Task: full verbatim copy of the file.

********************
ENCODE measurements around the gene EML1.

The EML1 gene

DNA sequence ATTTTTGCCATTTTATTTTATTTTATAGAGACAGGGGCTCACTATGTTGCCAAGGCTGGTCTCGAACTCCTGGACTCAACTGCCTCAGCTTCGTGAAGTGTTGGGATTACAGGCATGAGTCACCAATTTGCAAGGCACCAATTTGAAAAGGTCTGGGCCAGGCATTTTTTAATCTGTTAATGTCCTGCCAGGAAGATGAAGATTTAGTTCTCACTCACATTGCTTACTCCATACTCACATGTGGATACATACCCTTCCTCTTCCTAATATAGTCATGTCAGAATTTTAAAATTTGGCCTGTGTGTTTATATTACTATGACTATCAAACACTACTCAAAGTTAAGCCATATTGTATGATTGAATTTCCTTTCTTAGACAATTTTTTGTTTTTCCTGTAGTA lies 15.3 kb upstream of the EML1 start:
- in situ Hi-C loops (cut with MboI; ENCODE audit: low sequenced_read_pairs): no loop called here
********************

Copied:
ENCODE measurements around the gene EML1.

The EML1 gene

DNA sequence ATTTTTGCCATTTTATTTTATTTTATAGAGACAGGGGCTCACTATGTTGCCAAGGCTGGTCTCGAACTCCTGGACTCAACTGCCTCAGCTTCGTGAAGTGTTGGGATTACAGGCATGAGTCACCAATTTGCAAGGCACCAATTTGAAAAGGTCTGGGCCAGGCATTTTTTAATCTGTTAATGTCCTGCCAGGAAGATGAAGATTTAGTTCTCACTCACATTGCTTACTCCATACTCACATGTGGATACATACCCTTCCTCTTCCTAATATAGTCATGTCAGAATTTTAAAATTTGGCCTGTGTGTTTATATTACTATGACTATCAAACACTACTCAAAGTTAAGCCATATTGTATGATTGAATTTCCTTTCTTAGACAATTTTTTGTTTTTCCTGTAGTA lies 15.3 kb upstream of the EML1 start:
- in situ Hi-C loops (cut with MboI; ENCODE audit: low sequenced_read_pairs): no loop called here